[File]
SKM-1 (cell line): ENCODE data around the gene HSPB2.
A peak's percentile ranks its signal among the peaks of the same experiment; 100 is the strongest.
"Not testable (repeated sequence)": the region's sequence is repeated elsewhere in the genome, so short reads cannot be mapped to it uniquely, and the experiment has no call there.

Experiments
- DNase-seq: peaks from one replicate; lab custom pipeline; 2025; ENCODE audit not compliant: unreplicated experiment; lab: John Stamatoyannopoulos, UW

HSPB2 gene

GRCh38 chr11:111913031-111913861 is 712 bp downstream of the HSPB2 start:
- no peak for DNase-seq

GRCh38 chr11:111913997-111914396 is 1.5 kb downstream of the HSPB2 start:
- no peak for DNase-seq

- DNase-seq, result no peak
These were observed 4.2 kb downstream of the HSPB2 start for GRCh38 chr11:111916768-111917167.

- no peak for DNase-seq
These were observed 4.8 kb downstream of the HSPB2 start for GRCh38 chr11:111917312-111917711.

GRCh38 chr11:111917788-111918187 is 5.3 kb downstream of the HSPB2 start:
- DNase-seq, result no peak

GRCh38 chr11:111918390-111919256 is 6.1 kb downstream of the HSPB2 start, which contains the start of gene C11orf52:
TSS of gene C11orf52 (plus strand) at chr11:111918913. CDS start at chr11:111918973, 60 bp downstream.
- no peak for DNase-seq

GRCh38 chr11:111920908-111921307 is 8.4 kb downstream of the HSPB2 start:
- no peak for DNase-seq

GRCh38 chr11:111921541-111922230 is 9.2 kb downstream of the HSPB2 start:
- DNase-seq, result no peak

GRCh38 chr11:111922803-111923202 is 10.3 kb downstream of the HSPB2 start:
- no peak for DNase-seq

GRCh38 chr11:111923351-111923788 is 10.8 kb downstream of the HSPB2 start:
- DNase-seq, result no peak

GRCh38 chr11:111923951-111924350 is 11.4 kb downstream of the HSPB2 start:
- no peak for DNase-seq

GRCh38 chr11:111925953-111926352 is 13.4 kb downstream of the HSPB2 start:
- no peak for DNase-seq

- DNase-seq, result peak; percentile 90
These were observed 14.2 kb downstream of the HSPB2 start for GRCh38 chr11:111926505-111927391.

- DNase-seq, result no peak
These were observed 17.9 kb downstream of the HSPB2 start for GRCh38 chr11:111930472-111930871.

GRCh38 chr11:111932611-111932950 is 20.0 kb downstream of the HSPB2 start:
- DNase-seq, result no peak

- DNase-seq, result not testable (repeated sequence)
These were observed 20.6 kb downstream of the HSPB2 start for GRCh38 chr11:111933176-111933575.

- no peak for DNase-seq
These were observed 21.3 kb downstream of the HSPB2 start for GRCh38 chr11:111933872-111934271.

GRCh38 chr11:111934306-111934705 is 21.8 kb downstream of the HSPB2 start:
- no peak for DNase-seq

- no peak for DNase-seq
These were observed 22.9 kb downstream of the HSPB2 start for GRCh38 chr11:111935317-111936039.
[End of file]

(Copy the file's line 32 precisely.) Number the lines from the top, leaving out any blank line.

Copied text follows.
- DNase-seq, result peak; percentile 90